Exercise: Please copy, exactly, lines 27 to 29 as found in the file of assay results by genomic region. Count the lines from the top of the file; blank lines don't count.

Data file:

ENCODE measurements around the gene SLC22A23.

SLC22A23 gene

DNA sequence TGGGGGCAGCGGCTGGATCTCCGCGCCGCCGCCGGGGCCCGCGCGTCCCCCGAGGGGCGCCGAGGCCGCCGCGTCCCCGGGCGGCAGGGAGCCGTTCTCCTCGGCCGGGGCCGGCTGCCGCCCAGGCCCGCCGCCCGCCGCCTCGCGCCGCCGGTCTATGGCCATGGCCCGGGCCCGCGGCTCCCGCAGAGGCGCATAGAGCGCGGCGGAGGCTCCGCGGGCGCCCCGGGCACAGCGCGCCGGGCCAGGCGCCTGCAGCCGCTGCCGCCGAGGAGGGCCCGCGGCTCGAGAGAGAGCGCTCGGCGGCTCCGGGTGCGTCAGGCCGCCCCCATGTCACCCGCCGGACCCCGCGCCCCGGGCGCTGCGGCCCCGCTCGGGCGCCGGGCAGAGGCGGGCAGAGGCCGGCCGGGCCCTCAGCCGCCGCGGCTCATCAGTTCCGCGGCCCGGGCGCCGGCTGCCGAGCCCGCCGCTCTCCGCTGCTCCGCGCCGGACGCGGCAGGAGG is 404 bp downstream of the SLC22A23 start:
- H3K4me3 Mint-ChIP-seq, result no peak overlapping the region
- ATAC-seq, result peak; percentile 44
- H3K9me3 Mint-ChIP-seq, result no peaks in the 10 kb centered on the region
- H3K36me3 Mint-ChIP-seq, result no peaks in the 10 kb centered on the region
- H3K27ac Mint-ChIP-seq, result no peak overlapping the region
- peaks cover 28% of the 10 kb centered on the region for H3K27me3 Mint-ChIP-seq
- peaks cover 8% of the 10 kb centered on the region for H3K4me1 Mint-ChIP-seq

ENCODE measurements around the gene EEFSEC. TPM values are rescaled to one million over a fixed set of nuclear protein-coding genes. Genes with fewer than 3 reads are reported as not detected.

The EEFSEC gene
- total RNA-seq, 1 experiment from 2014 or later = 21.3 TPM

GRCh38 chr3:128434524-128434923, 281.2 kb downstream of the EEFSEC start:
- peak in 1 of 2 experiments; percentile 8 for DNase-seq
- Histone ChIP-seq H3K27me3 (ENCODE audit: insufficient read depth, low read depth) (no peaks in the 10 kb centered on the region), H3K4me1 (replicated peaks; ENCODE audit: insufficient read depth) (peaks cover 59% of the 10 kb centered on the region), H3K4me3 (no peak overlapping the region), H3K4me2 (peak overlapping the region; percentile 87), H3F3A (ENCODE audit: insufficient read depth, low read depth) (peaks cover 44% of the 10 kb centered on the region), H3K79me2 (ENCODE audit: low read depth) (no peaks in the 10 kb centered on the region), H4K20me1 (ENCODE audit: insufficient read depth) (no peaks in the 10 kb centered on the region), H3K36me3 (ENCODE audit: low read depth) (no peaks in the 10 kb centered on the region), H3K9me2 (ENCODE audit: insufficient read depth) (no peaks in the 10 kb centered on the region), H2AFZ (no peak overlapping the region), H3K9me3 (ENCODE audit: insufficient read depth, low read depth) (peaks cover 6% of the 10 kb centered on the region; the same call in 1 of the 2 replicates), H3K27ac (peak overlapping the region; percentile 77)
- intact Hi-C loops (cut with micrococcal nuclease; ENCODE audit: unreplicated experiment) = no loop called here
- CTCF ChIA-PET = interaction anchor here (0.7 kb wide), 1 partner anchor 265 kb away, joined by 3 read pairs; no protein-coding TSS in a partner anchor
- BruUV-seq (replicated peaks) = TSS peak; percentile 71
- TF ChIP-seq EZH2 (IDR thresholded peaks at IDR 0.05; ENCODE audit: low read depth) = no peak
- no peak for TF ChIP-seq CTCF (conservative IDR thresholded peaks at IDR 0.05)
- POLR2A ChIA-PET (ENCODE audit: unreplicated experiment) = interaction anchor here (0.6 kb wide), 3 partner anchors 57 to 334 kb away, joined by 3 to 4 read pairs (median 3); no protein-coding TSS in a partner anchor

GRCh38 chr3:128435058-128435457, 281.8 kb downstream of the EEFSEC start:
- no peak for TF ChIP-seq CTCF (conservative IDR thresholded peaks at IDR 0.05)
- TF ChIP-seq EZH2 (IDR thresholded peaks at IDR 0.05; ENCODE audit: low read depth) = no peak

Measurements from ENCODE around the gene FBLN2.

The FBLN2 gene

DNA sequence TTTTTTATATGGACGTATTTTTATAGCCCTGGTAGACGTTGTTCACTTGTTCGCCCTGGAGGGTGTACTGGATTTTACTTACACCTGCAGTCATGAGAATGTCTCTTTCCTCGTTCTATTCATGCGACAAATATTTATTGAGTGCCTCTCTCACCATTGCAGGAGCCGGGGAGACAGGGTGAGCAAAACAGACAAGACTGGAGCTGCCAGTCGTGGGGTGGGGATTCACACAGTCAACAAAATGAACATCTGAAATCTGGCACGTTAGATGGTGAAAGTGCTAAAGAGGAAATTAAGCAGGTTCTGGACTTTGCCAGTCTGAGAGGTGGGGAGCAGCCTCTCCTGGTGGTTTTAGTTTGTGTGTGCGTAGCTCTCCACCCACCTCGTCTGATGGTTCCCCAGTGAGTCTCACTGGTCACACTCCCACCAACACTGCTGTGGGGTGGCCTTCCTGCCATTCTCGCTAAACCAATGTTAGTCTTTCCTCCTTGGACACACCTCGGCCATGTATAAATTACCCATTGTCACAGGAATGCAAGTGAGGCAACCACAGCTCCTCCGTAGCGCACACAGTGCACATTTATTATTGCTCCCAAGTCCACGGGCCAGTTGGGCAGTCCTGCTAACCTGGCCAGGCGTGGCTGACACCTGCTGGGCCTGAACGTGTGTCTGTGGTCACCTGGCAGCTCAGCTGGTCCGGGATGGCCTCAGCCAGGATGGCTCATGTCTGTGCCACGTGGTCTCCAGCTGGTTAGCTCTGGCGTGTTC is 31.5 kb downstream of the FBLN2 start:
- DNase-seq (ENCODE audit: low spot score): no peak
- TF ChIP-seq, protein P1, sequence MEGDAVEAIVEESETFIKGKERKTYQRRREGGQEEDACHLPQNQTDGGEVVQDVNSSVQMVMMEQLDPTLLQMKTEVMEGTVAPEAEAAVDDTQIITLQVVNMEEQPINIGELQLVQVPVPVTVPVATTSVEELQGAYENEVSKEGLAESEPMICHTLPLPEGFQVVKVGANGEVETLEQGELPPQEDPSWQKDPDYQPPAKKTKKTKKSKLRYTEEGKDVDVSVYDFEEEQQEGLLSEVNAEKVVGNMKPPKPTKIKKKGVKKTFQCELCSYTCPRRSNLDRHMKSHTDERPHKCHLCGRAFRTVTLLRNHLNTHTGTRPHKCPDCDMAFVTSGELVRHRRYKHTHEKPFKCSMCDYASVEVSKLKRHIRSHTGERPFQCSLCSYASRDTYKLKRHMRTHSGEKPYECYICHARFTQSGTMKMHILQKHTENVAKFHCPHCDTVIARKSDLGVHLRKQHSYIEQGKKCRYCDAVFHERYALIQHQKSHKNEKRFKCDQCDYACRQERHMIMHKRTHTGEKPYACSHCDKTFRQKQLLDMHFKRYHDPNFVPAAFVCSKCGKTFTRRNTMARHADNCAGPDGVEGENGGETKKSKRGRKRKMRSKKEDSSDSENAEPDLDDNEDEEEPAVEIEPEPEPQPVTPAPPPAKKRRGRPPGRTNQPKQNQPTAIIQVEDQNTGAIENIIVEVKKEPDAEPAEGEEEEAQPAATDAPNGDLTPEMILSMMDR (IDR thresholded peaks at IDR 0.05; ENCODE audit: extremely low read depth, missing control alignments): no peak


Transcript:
The FBLN2 gene

DNA sequence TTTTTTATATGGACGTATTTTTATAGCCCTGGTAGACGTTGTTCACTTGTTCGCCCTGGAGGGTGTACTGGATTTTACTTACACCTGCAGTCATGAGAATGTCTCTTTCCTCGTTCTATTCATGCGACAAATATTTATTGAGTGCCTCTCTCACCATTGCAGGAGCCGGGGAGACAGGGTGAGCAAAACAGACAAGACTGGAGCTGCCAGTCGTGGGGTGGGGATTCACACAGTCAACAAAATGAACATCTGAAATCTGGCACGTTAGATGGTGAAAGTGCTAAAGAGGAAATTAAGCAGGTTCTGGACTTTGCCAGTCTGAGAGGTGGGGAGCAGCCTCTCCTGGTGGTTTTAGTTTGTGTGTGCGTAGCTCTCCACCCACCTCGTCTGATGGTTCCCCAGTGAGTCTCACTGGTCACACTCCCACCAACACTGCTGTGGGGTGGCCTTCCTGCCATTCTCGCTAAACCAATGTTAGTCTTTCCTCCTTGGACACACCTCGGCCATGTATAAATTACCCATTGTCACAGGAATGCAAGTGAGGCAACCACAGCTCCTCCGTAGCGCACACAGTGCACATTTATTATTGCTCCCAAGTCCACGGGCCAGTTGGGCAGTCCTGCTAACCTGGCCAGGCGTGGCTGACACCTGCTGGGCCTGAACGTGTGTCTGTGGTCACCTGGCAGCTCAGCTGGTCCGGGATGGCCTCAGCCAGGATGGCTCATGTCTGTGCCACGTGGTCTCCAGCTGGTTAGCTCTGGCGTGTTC is 31.5 kb downstream of the FBLN2 start:
- DNase-seq (ENCODE audit: low spot score): no peak